Despite having prompted fears of a new arms race last year when he said the US needed to "greatly strengthen and expand" its nuclear capability, Mr Trump indicated he would like to strike a new nuclear deal with Russia.

"For one thing, nuclear weapons should be way down and reduced very substantially; that's part of it.”

Read more: The Midge - Revealed – what Trump really thinks of his Scottish roots

But while he would like to make "some good deals" with Russia, he said Moscow's intervention in Syria had been "a very bad thing" which had created a "terrible humanitarian situation".

Mr Trump was highly critical of US foreign policy, describing the invasion of Iraq as "possibly the worst -decision ever made in the history of our country", -likening it to "throwing rocks into a -beehive".

He said Afghanistan was "going badly" while the offensive to retake Mosul - the Islamic State terror group's last stronghold in Iraq - had turned out to be a disaster.

However, the President-elect spoke warmly of how he was looking forward to visiting Britain, saying his Scottish mother was "so proud of the Queen".

"Any time the Queen was on television, an event, my mother would be watching," he explained.

He joked that his Scottish ancestry meant he liked to "watch my pennies", adding: "I mean I deal in big pennies; that's the problem."

Also in his interview, Mr Trump branded Nato "obsolete", claiming it had not tackled terrorism, before stating that the military alliance was "very important" to him.

The President-elect reiterated criticism made during his campaign and said "a lot of" the 28 countries in Nato were not paying their fair share.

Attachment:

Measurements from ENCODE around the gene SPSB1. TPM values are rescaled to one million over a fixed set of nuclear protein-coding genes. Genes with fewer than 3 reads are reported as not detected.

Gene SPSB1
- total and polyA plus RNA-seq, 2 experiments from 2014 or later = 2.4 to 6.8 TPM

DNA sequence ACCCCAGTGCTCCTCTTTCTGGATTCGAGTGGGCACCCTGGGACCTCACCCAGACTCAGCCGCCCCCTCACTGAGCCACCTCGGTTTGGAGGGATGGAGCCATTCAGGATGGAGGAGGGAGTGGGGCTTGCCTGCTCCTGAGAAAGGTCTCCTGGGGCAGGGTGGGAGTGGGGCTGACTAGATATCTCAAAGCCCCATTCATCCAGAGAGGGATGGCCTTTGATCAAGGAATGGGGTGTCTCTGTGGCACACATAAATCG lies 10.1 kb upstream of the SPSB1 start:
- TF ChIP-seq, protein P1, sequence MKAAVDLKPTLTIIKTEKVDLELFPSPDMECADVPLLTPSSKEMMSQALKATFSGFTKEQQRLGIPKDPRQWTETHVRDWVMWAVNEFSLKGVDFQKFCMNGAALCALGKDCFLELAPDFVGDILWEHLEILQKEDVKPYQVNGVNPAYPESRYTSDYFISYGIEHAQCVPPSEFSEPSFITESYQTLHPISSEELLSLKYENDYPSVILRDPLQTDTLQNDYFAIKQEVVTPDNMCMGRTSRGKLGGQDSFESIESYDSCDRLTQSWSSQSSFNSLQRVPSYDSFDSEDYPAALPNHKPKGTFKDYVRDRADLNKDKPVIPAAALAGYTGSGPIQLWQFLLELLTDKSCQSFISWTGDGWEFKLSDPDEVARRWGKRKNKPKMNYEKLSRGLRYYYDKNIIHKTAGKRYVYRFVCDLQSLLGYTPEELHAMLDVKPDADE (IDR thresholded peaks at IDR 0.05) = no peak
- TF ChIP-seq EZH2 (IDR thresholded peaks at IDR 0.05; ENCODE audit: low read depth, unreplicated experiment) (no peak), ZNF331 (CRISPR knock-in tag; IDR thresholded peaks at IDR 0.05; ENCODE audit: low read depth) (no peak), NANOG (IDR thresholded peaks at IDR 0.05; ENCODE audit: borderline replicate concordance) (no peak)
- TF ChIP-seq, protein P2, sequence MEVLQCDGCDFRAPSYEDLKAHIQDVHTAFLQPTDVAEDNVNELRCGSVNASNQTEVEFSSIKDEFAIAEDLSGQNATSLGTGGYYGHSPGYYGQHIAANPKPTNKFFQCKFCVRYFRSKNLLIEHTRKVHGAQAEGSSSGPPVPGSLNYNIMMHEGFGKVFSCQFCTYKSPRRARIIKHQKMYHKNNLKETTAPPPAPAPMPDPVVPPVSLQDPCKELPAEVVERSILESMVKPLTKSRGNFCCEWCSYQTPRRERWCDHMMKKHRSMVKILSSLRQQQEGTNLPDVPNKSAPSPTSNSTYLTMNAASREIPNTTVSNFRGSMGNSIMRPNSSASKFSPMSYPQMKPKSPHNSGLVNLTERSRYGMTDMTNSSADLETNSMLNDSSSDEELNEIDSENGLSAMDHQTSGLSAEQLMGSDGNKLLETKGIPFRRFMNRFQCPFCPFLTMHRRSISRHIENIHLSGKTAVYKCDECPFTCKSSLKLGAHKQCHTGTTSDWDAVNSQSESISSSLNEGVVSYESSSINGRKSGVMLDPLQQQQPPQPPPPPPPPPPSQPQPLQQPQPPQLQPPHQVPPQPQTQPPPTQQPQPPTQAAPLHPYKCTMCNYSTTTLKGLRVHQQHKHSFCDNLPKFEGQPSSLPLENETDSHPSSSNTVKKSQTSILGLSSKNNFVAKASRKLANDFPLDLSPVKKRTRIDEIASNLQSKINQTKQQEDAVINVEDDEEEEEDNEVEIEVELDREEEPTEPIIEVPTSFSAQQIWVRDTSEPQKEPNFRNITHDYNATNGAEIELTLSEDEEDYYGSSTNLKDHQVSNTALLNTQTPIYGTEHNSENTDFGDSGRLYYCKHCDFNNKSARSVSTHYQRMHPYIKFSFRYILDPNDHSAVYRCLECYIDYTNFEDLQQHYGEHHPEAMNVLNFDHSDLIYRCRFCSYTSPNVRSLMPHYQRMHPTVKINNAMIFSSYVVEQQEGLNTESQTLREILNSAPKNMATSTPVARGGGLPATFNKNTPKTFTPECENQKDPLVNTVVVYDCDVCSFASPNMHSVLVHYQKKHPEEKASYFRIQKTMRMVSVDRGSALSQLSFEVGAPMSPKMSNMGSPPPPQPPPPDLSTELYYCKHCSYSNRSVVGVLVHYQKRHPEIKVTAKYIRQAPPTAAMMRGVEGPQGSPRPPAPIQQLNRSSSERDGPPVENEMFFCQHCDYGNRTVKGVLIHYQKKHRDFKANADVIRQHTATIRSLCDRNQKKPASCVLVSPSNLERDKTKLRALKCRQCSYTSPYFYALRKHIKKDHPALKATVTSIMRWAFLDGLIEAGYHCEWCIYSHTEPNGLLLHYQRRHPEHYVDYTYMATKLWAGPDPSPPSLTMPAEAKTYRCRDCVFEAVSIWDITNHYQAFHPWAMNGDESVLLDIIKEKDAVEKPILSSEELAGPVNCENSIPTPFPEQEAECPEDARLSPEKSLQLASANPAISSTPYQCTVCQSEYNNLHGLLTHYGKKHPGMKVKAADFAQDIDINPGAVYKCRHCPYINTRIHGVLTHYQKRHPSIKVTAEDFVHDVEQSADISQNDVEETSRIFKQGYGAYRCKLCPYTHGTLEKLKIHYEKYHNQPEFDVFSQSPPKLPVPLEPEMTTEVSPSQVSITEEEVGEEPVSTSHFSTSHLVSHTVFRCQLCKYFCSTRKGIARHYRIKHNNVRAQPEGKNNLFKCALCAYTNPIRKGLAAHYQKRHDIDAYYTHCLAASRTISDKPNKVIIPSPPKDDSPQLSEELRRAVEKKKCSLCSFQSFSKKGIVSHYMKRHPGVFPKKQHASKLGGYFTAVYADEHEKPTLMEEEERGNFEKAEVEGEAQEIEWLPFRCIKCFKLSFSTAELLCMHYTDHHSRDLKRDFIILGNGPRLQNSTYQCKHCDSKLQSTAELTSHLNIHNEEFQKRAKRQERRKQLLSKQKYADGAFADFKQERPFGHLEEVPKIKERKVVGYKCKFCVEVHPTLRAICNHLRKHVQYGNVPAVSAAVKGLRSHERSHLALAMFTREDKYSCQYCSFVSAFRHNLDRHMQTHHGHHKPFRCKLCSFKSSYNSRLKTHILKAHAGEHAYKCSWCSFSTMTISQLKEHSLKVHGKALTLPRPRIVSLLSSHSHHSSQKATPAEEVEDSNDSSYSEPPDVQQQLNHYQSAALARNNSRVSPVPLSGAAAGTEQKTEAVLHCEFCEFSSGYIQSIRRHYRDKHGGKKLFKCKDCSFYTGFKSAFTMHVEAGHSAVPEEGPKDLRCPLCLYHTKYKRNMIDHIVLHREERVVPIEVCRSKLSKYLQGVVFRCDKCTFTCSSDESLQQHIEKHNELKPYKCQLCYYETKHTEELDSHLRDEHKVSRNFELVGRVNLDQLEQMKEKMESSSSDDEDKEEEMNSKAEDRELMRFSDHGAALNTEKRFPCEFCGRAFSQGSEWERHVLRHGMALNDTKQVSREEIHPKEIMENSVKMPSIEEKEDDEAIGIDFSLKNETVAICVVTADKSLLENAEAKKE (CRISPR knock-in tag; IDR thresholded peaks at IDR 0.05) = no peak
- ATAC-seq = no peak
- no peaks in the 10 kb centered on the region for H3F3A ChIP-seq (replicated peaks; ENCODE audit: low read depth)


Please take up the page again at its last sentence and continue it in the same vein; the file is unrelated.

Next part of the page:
He laid blame at it being designed "many, many years ago", and added: "It's obsolete because it wasn't taking care of terror.

"And the other thing is the countries aren't paying their fair share so we're supposed to protect countries.

"But a lot of these countries aren't paying what they're supposed to be paying, which is very unfair to the United States."

But in a conflicting message, adding to uncertainty over the alliance's future, he went on to describe its value to him.

"With that being said, Nato is very important to me," he insisted.

Earlier this week, retired general James Mattis, Mr Trump's choice to be in charge of the Pentagon, accused Russian president Vladimir Putin of trying to "break" Nato.

In response to Mr Trump’s remarks, Tim Farron, the Liberal Democrat leader, dismissed Mr Gove’s interview as a “puff piece from a clearly admiring fan”.

He said: “In the same interview Trump told a German newspaper that Nato is obsolete, it will make for a more dangerous world if this view is strong enough for him to turn down his invite to this year’s summit.

“This president warns that helping refugees, saving people escaping the horrors of war, is a bad idea and instead we should be lifting sanctions on Putin despite him backing Assad. This is a man lacking a moral compass who is about to be inaugurated as the President.

“He has picked environmental protection and the desire to show compassion to the most needy as good reasons to leave Europe.”

Mr Farron added: “I don’t know the shape of the Europe that Trump dreams of but I know it frightens me.”